US Sending Another $1B in Long-Range Rocket Systems and Howitzers to Ukraine

The U.S. has now sent more than $40 billion in aid to Ukraine in its fight against the Russian invasion.
U.S. Defense Secretary Lloyd Austin speaks during the Ukraine Defence Contact group meeting ahead of a NATO defence ministers' meeting at the alliance's headquarters in Brussels, on June 15, 2022.
U.S. Defense Secretary Lloyd Austin speaks during the Ukraine Defence Contact group meeting ahead of a NATO defence ministers' meeting at the alliance's headquarters in Brussels, on June 15, 2022. (Photo by YVES HERMAN/POOL/AFP via Getty Images)

The U.S. Secretary of Defense announced Ukraine is getting an additional $1 billion worth of weapons it needs to thwart advancing Russian forces in the eastern Donbas region.

“I'm especially pleased to be able to announce today that the United States will provide an additional $1 billion security assistance package for Ukraine,” said Pentagon chief Lloyd Austin III during the concluding statements of a meeting of the Ukraine Defense Contact Group. That group consists of 50 national heads of defense departments convening to determine the latest in the war and to coordinate aid. “It includes guided [multiple long-range rocket systems (MLRS)], munitions, 18 more M777 howitzers and the types of vehicles that hold them, and 36,000 rounds of 155 millimeter ammunition.

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“Everyone here is acutely aware of the danger Ukraine faces from Russia’s relentless assault on the Donbas.”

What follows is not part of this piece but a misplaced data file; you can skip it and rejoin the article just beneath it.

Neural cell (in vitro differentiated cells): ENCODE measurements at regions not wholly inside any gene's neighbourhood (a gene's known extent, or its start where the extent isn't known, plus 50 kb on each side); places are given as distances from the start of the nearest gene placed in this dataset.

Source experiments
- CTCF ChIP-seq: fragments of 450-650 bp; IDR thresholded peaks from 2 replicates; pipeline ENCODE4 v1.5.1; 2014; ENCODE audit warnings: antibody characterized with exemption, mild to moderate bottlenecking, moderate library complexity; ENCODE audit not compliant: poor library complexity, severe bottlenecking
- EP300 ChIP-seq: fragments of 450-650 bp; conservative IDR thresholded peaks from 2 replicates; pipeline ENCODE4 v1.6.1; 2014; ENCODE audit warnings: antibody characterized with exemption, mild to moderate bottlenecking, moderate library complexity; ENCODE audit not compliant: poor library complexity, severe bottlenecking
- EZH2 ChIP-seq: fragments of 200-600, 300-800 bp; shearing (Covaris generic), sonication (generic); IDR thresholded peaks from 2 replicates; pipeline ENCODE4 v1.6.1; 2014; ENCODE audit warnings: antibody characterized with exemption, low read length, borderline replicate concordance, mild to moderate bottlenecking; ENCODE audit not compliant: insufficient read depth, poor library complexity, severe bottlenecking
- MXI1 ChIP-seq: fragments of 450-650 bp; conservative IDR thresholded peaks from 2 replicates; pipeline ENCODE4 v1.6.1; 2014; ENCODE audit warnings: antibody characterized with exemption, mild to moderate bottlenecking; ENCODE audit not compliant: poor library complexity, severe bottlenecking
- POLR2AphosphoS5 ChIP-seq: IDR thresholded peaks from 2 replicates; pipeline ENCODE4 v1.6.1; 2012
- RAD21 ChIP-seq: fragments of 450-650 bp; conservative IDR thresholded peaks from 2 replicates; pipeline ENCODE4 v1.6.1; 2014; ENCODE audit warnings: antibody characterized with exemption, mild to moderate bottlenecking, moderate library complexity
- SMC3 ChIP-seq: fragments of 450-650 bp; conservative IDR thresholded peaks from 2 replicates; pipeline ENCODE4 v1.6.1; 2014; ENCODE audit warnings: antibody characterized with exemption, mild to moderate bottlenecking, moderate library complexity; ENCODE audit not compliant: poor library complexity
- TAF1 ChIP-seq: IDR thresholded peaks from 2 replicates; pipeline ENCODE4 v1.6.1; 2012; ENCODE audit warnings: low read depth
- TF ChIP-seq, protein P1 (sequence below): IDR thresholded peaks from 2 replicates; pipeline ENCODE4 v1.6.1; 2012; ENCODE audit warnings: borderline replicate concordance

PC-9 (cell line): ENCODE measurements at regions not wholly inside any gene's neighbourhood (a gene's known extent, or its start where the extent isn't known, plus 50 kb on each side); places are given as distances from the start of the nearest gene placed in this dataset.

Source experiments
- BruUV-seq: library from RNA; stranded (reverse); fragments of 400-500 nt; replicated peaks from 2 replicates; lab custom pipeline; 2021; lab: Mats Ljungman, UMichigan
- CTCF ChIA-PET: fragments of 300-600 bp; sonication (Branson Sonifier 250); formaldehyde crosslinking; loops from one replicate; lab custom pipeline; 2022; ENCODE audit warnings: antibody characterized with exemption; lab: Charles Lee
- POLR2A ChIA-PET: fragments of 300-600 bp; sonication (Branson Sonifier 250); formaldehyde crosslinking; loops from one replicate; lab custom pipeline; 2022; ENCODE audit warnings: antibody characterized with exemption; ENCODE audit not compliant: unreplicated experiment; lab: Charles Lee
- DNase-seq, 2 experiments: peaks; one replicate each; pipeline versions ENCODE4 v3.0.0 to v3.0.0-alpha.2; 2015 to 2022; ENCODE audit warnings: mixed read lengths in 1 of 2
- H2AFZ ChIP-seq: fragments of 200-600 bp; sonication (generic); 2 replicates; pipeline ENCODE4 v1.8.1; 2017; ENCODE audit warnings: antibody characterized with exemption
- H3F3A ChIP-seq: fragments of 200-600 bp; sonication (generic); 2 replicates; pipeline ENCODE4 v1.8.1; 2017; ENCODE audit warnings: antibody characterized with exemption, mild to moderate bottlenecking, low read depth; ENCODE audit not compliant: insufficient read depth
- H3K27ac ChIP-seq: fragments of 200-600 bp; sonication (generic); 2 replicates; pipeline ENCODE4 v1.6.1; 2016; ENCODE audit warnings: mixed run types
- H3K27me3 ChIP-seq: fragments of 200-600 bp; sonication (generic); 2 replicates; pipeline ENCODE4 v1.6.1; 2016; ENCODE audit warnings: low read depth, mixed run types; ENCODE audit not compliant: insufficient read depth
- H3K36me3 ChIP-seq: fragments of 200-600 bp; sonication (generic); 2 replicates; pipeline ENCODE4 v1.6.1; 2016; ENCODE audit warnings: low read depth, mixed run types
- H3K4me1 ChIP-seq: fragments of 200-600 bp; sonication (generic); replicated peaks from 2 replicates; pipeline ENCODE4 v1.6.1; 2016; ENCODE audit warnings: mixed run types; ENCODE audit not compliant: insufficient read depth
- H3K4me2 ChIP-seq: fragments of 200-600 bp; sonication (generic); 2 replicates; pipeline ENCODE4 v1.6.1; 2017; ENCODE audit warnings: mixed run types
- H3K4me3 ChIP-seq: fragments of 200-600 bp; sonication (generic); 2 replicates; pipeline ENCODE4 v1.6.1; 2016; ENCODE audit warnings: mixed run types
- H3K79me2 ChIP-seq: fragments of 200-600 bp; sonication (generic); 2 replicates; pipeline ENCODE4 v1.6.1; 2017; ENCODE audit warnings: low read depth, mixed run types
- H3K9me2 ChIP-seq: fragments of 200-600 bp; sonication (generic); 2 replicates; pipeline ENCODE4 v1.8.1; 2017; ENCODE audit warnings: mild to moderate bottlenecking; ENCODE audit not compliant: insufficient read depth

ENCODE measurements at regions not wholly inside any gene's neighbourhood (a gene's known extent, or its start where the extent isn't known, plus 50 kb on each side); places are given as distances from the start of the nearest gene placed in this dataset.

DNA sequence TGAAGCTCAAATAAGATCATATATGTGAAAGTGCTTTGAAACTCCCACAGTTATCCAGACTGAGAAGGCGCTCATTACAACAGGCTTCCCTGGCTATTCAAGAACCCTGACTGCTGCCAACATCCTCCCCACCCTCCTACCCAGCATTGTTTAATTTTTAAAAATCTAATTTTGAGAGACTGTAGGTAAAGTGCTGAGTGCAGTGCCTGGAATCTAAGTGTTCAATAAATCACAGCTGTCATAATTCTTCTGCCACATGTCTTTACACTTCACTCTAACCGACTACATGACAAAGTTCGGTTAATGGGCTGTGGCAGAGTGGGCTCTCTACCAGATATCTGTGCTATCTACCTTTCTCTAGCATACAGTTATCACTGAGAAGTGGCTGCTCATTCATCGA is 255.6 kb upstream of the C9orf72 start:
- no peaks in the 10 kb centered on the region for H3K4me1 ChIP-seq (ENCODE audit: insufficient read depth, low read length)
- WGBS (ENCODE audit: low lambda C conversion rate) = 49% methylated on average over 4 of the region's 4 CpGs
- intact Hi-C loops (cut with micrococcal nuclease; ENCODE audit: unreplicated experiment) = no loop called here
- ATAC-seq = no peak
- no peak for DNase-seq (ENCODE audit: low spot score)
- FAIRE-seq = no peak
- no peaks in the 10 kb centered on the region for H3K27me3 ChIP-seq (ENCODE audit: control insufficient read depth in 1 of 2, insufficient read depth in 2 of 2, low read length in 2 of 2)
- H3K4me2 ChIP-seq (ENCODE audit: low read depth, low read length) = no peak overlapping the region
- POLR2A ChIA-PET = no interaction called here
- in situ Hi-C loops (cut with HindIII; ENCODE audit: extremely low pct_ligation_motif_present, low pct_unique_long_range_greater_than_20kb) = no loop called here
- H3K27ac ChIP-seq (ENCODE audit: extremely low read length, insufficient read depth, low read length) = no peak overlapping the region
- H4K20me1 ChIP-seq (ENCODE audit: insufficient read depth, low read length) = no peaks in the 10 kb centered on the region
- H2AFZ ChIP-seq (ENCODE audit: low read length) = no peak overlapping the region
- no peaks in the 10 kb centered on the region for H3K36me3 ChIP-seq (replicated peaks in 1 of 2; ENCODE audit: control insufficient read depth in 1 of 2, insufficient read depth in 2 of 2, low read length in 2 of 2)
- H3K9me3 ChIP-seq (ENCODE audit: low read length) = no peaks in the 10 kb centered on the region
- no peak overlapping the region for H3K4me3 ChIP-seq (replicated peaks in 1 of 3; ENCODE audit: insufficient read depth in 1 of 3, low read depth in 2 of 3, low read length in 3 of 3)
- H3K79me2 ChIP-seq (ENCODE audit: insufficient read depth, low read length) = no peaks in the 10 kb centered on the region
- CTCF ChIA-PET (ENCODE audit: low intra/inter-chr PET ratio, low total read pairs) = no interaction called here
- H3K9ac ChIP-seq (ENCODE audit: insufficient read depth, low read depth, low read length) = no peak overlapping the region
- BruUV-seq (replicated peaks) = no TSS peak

The security assistance, which also includes training programs for Ukrainian soldiers on those systems, brings the U.S. military aid to President Volodymyr Zelenskyy’s government well north of $40 billion and makes Ukraine one of the most expensive militaries in Europe.

Austin was clear that these new weapons for Ukraine will be, "crucial to repel the Russian assault on the Donbas," and saluted a number of other nations making significant announcements today on new weapons aid to Ukraine. Canada will provide new artillery systems, Slovakia has given more helicopters and rocket munitions, and the U.K. and Germany pledged to help train Ukraine on MLRS capabilities. 

The Contact group, which first convened months ago while the war looked much different than the trench and artillery duels happening now in Donbas, knows that Ukraine was in dire need of long-range weapons that could strike Russian heavy guns that are positioned too far from Ukrainian forces to hit. 

Earlier weapons handed over to Ukraine included shoulder-fired hardware like Stinger anti-aircraft systems and anti-tank Javelin rockets—used to devastating effect by the much smaller Ukrainian resistance to halt and repel Russian forces. But since then the war has tactically shifted dramatically from scattered Russian units spread out across the country and assaulting the capital Kyiv, from paratroopers to massive tank deployments, to missile strikes as far west as Lviv.  

By all accounts, Kremlin forces learned from those mistakes and consolidated its war effort into Donbas using long-range attacks to blast Ukrainian towns like Severodonetsk from a distance, while incrementally deploying ground forces that consume ground by the day as supplies and logistics freely flow from western Russia into Russian-controlled Donbas. 

The fresh weapons transfer will be welcome news to Ukrainian forces that have struggled of late to stem the Russian advance into the eastern part of the country and led to fears the Kremlin might yet achieve its goal of dismantling Ukrainian statehood. In recent days, Ukraine has also admitted the war is costing the country dearly in manpower as 150 to200 soldiers are dying daily. Ukraine claims it is outgunned by Russian artillery 20-to-one

Some media at the conference questioned whether the security assistance is too little, too late, but Austin said he had direct discussions with the Ukrainian minister of defense, Oleksiy Reznikov, who told Austin he was thrilled at the announcement. 

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